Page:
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Michael Muhammad Knight’s 2004 novel Taqwacores, about the residents of a fictional Islamic punk house in Buffalo, NY, has inspired—or coincided with—an actual Taqwacore scene: punk bands with Muslim backgrounds. In 2007, a group boarded a green bus and traveled across the country to play shows. Along for the ride was photographer Kim Badawi. His charming, candid photos tell the story of their travels.

Kim Badawi is an American photographer of French, Egyptian, and Slovenian background currently based in New York City. Badawi’s work appears in the Center for Documentary Studies at Duke University’s
25 Under 25: Up-and-Coming American Photographers (powerHouse Books, 2008). His book The Taqwacores: Muslim Punk in the U.S.A. was recently released (powerHouse Books, 2009). Kim has worked actively as a journalist since documenting the plight of refugee families from Mississippi to Texas in the aftermath of Hurricane Katrina.




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What was the Taqwatour? How did you get involved?

The term Taqwatour arose naturally as bands drawn together by Mike Mohammad Knight’s novel Taqwacores decided to tour the North American continent in a big green school bus baptized the “taqwa-bus.” Resulting in the first ever TaqwaTour in summer of 2007.

Having traveled to photograph all the bands in person in their respective communities and environments years prior to the tour, I was invited to join for the tour.

How did the tour go? Any favorite stories?

The tour was amazing, full of ups, downs, and surprises. I have many stories ranging from the first time we pulled up to that mosque in Ohio, or were chased down by the police, or [ended up] face-to-face with white supremacists.

Is the draw of punk rock for young Muslim kids in North America the same as it is for kids anywhere, or do you feel like the Taqwacore appreciation for loud, aggressive, anti-establishment music is unique?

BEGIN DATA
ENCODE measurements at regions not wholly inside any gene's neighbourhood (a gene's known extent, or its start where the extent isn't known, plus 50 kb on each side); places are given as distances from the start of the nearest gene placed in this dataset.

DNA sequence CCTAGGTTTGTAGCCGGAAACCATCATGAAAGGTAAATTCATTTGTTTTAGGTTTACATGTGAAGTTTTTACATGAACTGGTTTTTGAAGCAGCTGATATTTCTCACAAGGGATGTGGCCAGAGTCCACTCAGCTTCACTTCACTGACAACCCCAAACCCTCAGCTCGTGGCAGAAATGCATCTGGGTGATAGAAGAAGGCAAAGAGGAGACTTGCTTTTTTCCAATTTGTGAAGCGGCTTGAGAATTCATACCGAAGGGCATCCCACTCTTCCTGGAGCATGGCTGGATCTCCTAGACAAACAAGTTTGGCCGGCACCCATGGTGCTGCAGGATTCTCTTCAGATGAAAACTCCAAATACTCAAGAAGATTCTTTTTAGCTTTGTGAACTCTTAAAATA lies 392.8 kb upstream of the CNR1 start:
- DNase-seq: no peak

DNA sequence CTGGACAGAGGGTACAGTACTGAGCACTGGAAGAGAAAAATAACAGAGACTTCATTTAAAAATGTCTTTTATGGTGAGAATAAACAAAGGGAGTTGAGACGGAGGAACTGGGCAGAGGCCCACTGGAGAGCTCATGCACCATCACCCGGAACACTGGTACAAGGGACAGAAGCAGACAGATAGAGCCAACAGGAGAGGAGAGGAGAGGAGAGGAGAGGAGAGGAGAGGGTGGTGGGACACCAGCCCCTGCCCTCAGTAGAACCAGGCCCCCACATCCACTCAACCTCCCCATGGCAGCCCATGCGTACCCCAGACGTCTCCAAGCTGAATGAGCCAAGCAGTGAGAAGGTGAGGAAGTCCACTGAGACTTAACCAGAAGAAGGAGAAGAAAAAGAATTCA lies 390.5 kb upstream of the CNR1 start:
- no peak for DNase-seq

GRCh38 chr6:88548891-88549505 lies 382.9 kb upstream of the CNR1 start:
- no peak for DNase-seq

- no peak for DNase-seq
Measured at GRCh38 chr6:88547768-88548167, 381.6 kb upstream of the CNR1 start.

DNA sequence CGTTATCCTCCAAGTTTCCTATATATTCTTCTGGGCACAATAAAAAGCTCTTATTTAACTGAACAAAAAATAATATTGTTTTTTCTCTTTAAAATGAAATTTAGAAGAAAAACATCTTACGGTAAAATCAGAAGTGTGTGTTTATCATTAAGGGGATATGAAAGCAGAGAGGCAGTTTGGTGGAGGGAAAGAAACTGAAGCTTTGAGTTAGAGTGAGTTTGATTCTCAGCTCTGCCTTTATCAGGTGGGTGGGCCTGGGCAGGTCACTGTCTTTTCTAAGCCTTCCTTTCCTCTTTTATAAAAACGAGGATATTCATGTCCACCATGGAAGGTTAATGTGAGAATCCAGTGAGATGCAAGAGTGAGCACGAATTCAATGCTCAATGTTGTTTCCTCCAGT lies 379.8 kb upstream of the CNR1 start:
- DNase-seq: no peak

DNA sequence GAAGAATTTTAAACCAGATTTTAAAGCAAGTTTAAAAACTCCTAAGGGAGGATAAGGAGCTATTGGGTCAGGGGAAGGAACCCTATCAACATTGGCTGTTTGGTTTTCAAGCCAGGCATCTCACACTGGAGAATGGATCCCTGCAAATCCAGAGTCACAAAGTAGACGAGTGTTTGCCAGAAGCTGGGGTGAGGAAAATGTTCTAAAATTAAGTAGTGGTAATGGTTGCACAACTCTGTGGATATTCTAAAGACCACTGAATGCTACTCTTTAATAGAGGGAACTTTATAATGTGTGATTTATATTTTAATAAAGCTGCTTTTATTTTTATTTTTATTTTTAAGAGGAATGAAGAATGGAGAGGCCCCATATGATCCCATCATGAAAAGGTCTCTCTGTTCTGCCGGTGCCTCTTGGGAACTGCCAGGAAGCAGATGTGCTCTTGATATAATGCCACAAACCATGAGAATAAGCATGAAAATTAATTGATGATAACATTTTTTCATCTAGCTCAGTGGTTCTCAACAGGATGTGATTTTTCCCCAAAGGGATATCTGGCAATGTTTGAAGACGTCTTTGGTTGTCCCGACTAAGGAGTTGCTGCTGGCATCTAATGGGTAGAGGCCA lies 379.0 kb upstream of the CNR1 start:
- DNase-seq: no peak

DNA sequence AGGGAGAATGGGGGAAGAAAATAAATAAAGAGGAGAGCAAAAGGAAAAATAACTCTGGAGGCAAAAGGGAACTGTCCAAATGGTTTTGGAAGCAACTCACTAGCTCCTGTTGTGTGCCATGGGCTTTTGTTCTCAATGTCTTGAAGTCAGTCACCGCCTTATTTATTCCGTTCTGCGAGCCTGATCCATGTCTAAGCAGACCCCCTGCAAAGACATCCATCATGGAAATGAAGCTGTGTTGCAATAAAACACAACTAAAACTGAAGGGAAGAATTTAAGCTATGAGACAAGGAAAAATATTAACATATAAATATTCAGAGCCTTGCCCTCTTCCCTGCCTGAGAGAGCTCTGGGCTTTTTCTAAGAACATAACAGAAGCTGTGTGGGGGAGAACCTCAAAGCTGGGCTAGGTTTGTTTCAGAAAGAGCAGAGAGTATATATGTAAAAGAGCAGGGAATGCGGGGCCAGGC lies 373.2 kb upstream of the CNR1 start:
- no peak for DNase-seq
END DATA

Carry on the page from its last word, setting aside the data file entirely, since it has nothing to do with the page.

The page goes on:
The phenomenon known today as Taqwacore encompasses a wide variety of musical styles, orientations, and individuals from different religious and cultural backgrounds. It would be unfair for me to try to package this genre stylistically all under one banner.

That said, I don’t believe that any of the Taqwacore artists make particularly “loud, aggressive, anti-establishment music” in any way, but for the most part many do identify with “punk” as a genre or attitude.

What does seem interestingly unique to me is that in some of lyrics, some Taqwacore bands have a lighthearted approach to different interpretations of Islam both in the world and in the U.S., and if anything wish to use their music as a platform for open discussion, revision, and in some instances humor.

What can images communicate or accomplish that the written word can’t?

I see photos as a testimony. Proof, if you will. When I press the shutter on a camera I feel as though I somehow bottled up that instant. By consequence, I do not really believe in altering, editing, or Photoshopping the results in post-production. I hope that this rawness translates to my audience and somehow conveys something about this precise subject matter to the image-reader.
 

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TMN Editor Nicole Pasulka believes she could beat a lie detector. When she sits in a chair she almost never puts her feet on the floor. Even though she likes the internet a lot, she is convinced that people will always read magazines and she is secretly building one in her basement. More by Nicole Pasulka